Take the Test

Why is it so hard for our industry to accept the benefits and savings from Voltage Optimisation in domestic buildings?

In response to an article published in the October issue of Renewable Energy Installer, entitled “Taking the Test”, Chris Norman, Chairman of the Energy Services and Technology Association (ESTA), specialist group for voltage management and optimisation, explains why the conclusion drawn in this article was invalid.

Incremental Voltage
Whilst the incremental voltage from any one PV installation is only a couple of volts the cumulative effect of a number of arrays on the same distribution leg is much higher. Each array pushes up the voltage to the other arrays on the same leg which have to raise their voltage even higher in order to export.

The vast majority of LV sub stations have fixed voltage taps on their transformers and are unable to respond to a voltage increase caused by micro-generation. Should the Supply Authority reduce the tap setting on the transformer the supply voltage will drop below the regulated minimum in periods when the PV arrays are not generating. The net effect is that the Supply Authority cannot reduce the supply voltage and the prevalence of PV arrays is pushing the voltage up further resulting in supply voltages of above 250v during peak generation periods. The excessive voltage resulting from this effect causes increased energy consumption within homes and significantly shortens the lifetime of appliances.

The best way of handling supply voltage variability due to micro generation is to stabilise the house at 220V using a fixed set point Voltage Optimiser. VPhase manufacture the only domestic product on the market which does this.

Incandescent Lighting
Moving from incandescent lighting to LED lighting will give a bigger energy saving than voltage optimisation, however the choice is not mutually exclusive. LED lighting yields an energy saving of around 10% under voltage optimisation with no loss of luminescence so the best option is to do both. The Carbon Trust paper is incorrect in a number of respects including its assertion that there is no energy saving from reducing the supply voltage for LED’s. The Carbon Trust’s assertion arises from the assumption that there is no energy saving from voltage controlled devices; in fact there is generally a saving of around 5% due to the reduction in losses within the voltage control circuitry.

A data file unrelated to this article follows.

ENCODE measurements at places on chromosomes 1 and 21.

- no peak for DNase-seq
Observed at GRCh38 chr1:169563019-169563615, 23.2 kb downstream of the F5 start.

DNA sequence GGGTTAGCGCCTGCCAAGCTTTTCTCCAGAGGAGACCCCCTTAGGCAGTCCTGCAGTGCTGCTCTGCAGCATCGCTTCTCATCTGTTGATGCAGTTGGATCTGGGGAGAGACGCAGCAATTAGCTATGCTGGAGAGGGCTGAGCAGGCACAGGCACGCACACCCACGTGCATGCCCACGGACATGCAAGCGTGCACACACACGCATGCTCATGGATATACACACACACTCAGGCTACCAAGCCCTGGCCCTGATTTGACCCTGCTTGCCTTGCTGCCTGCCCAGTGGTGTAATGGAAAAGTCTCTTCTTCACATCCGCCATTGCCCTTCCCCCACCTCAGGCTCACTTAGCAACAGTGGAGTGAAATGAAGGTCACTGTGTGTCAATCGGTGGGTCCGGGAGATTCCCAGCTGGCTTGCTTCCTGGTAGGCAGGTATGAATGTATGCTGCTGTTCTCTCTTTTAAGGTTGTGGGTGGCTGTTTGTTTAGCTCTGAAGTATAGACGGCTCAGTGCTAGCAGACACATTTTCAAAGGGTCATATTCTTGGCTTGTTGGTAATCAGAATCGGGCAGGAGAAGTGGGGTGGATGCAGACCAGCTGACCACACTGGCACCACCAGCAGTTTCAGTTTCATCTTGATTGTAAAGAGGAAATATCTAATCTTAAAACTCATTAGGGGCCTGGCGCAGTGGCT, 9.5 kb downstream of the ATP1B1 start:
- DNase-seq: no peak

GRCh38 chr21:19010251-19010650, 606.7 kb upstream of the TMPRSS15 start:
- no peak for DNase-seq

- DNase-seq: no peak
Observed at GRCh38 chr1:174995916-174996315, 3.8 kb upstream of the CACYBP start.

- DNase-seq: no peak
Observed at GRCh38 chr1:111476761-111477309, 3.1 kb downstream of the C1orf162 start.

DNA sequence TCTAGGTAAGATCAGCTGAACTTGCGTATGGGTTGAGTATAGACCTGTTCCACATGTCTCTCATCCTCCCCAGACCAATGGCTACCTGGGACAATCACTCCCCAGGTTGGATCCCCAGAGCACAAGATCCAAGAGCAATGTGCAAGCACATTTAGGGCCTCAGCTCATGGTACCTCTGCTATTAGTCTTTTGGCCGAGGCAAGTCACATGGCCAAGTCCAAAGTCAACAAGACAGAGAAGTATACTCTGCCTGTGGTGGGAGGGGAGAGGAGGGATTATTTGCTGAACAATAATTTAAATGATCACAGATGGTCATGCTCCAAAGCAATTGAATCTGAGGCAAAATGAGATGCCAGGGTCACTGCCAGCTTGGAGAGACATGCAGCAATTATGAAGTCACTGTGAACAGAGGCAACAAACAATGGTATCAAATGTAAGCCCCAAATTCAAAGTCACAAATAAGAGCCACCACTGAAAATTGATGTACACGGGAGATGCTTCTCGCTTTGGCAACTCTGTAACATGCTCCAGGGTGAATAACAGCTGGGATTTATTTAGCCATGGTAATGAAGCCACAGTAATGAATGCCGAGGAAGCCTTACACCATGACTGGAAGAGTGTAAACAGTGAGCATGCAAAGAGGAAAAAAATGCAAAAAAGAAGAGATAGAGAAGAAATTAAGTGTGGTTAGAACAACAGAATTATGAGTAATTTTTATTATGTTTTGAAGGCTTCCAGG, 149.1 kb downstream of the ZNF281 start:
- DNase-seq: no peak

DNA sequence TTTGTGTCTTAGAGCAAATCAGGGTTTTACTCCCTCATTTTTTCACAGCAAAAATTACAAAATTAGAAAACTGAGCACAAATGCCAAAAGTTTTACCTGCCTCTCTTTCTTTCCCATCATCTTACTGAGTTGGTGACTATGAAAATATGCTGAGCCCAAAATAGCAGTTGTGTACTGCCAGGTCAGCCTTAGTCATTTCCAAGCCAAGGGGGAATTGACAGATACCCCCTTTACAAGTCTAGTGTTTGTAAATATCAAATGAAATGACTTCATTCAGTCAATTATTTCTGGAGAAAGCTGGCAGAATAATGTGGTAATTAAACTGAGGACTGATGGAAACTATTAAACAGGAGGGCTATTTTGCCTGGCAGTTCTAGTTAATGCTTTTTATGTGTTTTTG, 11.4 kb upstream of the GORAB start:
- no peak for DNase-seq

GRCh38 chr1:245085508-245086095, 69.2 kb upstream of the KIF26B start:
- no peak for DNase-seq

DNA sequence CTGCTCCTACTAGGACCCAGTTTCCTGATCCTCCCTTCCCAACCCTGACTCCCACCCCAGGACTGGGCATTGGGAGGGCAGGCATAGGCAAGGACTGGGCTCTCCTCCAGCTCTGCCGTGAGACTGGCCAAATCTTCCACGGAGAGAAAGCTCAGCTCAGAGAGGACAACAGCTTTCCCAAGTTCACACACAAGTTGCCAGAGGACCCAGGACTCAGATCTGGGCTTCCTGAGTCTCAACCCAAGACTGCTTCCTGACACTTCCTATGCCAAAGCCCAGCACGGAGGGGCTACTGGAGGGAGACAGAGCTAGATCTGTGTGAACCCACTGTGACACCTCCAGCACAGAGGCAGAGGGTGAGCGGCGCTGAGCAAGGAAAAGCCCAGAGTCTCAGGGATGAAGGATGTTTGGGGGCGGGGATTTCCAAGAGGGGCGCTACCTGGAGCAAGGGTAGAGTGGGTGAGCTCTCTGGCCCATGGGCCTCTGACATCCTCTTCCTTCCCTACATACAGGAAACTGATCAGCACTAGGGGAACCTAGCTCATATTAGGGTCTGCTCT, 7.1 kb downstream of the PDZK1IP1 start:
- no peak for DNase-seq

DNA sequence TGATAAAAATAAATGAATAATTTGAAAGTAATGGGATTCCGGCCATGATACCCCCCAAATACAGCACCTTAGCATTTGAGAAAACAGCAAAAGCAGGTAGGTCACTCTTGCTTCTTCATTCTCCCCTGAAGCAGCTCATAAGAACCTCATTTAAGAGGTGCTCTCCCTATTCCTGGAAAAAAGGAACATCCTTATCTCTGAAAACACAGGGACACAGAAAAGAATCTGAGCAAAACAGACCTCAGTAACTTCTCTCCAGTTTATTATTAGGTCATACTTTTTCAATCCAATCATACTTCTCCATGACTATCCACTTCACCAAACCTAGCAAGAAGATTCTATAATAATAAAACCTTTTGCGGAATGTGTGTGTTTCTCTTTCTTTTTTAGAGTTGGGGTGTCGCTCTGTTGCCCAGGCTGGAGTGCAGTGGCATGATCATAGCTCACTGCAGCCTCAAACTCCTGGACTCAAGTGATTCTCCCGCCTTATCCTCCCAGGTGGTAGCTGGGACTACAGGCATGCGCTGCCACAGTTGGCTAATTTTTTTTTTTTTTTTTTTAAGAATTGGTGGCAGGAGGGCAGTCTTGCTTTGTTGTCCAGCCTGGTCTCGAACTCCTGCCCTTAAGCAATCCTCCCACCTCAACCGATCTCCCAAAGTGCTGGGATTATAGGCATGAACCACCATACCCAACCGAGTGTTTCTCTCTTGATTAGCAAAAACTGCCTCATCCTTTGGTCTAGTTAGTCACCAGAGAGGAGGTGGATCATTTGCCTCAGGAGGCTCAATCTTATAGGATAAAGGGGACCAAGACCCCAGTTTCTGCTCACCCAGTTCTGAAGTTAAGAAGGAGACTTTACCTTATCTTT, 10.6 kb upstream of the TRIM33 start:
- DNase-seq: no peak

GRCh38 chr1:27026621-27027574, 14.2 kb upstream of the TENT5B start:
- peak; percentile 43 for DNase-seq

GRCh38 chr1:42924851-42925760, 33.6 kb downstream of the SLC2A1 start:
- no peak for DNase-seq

Devices Used For Heating
There will be no energy saving from these devices, appliance lifetime will however be improved.

Flat Screen TVs
As per the comments above on voltage controlled devices, there will be some saving but it will be small. There is significant variability from device to device with some devices yielding 7% but most in the area of 2 or 3%.

Fridges and Freezers
Testing cooling devices is difficult to do because their energy consumption is significantly influenced by the ambient temperature, the number of times the doors are opened and what is placed inside them. The only way to get a valid test result on cooling devices is to place them in a temperature controlled environment; pre-condition them for 24 hours with the doors closed to stabilise the body temperature of the device and test for 48 hours using a fixed load and controlled door opening frequency and time. Without this level of rigour the energy measurements will vary quite wildly and provide grossly misleading results. EA Technology, a reputable independent test house, has undertaken testing under lab based conditions and savings of 13% have been confirmed.

Overall Savings Levels
Extensive independent field trials undertaken by VPhase consistently demonstrate savings of up to 12%. Lab based device trials and household modelling indicate that the savings that can be expected in a typical household is 8%.

The Authors conclusion is based on inadequate testing and is quite simply incorrect. Voltage Optimisation makes sense in both domestic and commercial environments, the saving provided by Voltage Optimisation is significant and easily justifies the investment in the technology. As voltages are pushed up further by micro generation and household electricity bills continue to rise the logic for installing Voltage Optimisation becomes more and more incontrovertible.

So why is there so much scepticism around voltage optimisation? Some of the reasons are:

• There is a lack of knowledge of how products respond to voltage variation. Devices do not always respond as you would expect.
• Ad hoc testing is yielding confusing results. Energy consumption testing is not easy and must be done in a controlled, professional and statistically valid manner.
• Some voltage optimisation product manufacturers have historically made exaggerated savings claims. These have served to undermine the credibility of the    technology.
• Voltage optimisation has been inappropriately associated with often fraudulent plug in products which offer no energy saving benefits.

It is time for the electrical industry to move beyond all this and come to terms with the fact that domestic voltage optimisation is a serious proven technology that offers real benefits. Take the test by all means, but do it properly.

Frequently Asked Questions

We realise the VPhase device is a technical product,but to help you understand more about it and the features you can benefit from – read our Frequently Asked Questions, HERE

Find the answer

  • RSS